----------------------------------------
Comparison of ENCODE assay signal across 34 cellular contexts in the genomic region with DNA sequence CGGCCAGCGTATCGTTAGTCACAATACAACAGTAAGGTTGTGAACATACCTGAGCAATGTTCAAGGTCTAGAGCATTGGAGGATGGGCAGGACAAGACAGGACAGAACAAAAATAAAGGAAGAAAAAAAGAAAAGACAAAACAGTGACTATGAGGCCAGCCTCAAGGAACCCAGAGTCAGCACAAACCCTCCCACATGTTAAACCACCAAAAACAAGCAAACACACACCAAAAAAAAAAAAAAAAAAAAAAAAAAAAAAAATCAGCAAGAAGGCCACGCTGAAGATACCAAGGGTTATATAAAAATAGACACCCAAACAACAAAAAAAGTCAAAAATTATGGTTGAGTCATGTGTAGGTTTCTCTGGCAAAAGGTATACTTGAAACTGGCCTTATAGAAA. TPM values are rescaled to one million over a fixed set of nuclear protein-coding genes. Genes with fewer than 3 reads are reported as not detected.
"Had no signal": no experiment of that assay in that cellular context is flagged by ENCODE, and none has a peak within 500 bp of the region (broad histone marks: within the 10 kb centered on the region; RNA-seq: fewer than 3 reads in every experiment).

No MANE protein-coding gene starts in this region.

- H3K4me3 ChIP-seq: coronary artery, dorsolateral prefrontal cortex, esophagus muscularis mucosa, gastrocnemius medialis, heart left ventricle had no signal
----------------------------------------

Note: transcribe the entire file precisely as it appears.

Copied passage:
Comparison of ENCODE assay signal across 34 cellular contexts in the genomic region with DNA sequence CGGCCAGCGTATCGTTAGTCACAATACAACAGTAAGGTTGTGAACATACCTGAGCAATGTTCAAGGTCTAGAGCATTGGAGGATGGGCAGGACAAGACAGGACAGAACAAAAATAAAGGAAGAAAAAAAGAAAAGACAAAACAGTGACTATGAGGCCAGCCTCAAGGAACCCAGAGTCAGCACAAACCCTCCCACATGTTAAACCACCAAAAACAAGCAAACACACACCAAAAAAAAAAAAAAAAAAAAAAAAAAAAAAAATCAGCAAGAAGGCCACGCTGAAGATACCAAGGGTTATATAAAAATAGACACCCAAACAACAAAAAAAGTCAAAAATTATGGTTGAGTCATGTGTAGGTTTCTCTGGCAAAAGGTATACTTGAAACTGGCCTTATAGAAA. TPM values are rescaled to one million over a fixed set of nuclear protein-coding genes. Genes with fewer than 3 reads are reported as not detected.
"Had no signal": no experiment of that assay in that cellular context is flagged by ENCODE, and none has a peak within 500 bp of the region (broad histone marks: within the 10 kb centered on the region; RNA-seq: fewer than 3 reads in every experiment).

No MANE protein-coding gene starts in this region.

- H3K4me3 ChIP-seq: coronary artery, dorsolateral prefrontal cortex, esophagus muscularis mucosa, gastrocnemius medialis, heart left ventricle had no signal